Flouting Florida’s preemption law, Coral Gables city commissioners vote for ‘assault weapon’ ban

The city commissioners of Coral Gables are playing with fire.

They are implementing their own “assault weapon” ban, in addition to a ban on standard-capacity magazines.

There’s a catch — a massive one.

Florida’s powerful preemption statute clearly states that only the legislature has the authority to regulate firearms.

The law was designed to prevent the state from becoming a patchwork of fiefdoms, each with its own set of gun laws enacted by county or city commissions such as Coral Gables.

The law has teeth.

Any public employee who violates the preemption statute can be fined $5,000, which the statute requires them to pay personally — taxpayer dollars cannot be used. If the violator is an elected official, like the Coral Gables city commissioners, they can be removed from office.

Sarasota’s city commission flirted with the idea of an “assault weapons” ban in 2016, led by city manager Tom Barwin.

Barwin learned a hard lesson, after being told by the city attorney of the consequences he and the commissioners faced for such foolishness. The ban idea went away. Barwin and the commissioners looked foolish.

It appears that the Coral Gables city commissioners already know that consequences, and it appears they’re spoiling for a fight. In fact, it appears they’re daring the state to do something.

“This is more important than us keeping our jobs,” said Commissioner Frank Quesada told the Miami Herald. “Could we possibly be one cog or one domino in the process of improving the safety of kids throughout the state of Florida? I think the answer is yes.”

Last night, the city commission unanimously passed a “ban on military-style rifles,” even though the city attorney strongly objected.

Then, Commissioner Dan Daley introduced his own resolution “to limit the sale or transfer of large capacity magazines in the city.”

That’s all that’s needed — the commissioners’ actions are the legal equivalent of firing of Ft. Sumter.

The war has begun.

The commissioners have already lined up their own legal team in preparation for the coming legal tsunami.

“Everytown for Gun Safety’s Litigation Team, along with Proskauer LLP, will represent Commissioner Daley and potentially others in any resulting litigation,” according to a press release from Everytown.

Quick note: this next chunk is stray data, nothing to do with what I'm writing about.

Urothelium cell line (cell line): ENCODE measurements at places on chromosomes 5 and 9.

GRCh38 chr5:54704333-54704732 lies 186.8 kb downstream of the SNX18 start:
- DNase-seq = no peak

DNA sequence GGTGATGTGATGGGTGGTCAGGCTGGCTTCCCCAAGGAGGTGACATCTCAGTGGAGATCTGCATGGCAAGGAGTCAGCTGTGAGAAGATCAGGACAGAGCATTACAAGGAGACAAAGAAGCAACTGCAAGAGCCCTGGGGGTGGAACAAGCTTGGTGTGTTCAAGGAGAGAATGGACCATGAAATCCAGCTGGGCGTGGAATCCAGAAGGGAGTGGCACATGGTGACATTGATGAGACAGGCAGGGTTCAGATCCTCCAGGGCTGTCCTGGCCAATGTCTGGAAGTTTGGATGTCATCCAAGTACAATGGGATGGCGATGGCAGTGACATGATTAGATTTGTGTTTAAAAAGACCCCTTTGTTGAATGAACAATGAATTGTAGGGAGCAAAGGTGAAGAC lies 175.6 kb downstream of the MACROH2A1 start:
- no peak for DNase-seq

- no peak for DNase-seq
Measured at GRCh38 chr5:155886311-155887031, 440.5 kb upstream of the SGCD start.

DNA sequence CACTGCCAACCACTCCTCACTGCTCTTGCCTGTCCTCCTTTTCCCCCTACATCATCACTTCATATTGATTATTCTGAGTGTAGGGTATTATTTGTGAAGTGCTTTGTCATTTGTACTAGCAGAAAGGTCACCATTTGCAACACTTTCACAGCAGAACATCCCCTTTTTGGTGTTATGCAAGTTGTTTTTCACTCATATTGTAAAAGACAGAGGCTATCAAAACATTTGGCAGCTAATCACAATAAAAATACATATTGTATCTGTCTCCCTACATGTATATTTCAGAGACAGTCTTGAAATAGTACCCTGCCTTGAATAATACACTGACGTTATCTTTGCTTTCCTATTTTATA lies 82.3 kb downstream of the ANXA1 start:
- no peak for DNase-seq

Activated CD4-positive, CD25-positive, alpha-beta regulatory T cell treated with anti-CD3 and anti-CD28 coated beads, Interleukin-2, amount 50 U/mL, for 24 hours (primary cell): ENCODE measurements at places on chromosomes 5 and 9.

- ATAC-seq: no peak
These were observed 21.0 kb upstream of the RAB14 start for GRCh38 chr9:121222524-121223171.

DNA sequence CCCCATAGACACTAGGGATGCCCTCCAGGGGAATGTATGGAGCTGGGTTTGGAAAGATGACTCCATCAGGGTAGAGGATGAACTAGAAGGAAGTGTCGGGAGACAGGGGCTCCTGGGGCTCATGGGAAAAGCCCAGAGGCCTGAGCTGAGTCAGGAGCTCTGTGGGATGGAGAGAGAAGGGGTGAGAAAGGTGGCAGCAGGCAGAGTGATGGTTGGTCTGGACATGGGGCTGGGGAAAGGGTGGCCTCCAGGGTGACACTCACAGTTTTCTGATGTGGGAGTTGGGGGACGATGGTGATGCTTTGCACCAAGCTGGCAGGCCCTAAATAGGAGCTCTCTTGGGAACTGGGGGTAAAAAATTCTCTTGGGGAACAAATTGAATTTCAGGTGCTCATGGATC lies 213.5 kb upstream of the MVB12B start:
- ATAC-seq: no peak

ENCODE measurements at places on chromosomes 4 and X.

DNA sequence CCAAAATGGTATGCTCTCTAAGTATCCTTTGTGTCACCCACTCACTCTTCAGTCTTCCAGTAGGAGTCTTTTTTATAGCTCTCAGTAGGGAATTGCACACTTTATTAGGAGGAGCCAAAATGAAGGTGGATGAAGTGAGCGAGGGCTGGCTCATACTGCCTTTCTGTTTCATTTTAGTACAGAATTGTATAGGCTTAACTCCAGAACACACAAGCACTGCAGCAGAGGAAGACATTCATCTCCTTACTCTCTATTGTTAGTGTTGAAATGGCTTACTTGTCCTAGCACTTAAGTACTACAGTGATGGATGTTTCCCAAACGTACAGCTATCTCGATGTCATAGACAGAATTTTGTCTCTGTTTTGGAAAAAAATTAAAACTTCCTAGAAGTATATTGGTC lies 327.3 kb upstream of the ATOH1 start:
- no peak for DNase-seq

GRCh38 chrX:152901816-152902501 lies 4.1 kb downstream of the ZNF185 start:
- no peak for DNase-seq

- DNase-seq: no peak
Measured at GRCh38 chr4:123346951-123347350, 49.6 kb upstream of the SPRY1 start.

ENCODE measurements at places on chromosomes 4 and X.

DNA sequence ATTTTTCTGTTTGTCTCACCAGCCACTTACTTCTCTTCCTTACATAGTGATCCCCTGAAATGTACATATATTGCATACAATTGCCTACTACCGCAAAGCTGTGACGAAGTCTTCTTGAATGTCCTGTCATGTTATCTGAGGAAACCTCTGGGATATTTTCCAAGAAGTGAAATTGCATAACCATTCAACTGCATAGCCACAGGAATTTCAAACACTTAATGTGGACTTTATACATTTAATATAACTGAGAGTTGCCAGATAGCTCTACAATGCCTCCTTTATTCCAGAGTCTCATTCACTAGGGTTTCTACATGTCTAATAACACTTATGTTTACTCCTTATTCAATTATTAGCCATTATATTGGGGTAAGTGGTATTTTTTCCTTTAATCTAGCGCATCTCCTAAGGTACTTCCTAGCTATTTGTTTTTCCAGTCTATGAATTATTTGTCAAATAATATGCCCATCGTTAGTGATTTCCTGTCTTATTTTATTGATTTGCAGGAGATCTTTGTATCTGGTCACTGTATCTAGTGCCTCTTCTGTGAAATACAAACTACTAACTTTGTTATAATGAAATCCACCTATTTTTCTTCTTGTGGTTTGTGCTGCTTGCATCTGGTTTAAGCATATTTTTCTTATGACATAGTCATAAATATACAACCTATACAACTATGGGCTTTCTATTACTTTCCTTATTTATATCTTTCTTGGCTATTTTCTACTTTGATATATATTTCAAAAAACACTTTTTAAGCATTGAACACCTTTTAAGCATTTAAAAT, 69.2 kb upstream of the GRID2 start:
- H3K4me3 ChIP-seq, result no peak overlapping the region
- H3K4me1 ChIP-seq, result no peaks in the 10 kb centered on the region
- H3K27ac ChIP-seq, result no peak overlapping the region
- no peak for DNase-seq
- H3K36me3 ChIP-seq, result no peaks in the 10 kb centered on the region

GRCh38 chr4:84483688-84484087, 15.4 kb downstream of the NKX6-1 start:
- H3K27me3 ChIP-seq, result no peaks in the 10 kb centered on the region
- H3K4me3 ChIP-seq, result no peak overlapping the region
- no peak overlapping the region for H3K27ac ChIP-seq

“We believe the punitive aspects of Florida’s firearms preemption law – which threaten to punish local elected officials and cities for trying to do their job to protect their communities – violate long-standing principles of legislative immunity and other legal and constitutional protections.  We are pleased to have been asked to work on this important legal issue. If and when the Coral Springs City Commission authorizes a court challenge to Florida’s firearms preemption law, we are happy to be able to offer our legal services and expertise on a pro bono basis along with the Proskauer law firm,” Eric Tirschwell, director of litigation for Everytown for Gun Safety said in the press release.

In my humble opinion, Gov. Rick Scott has little choice. He cannot allow a municipality to flout the law, regardless of how full his plate has become lately.

The governor and the attorney general have to act.

The entire city commission of Coral Gables just broke the law.


About Author

Lee Williams can’t remember a time in his life when he wasn’t shooting. Before becoming a journalist, Lee served in the Army and worked as a police officer. He’s earned more than a dozen journalism awards as a reporter, and three medals of valor as a cop. He is an NRA-certified law enforcement firearms instructor, an avid tactical shooter and a training junkie. When he’s not busy as a senior investigative reporter, he is usually shooting his AKs, XDs and CZs. If you don’t run into him at a local gun range, you can reach him at 941.284.8553, by email, or by regular mail to 1777 Main St., Sarasota, FL 34236. You can follow him on Twitter: @HT_GunWriter and on Facebook @The Gun Writer.


  1. They might be gambling on the idea that several amendments the Democrats tacked to SB 7026 call for the elimination of State Pre-emption and they might pass.

    That would be a foolish bet.

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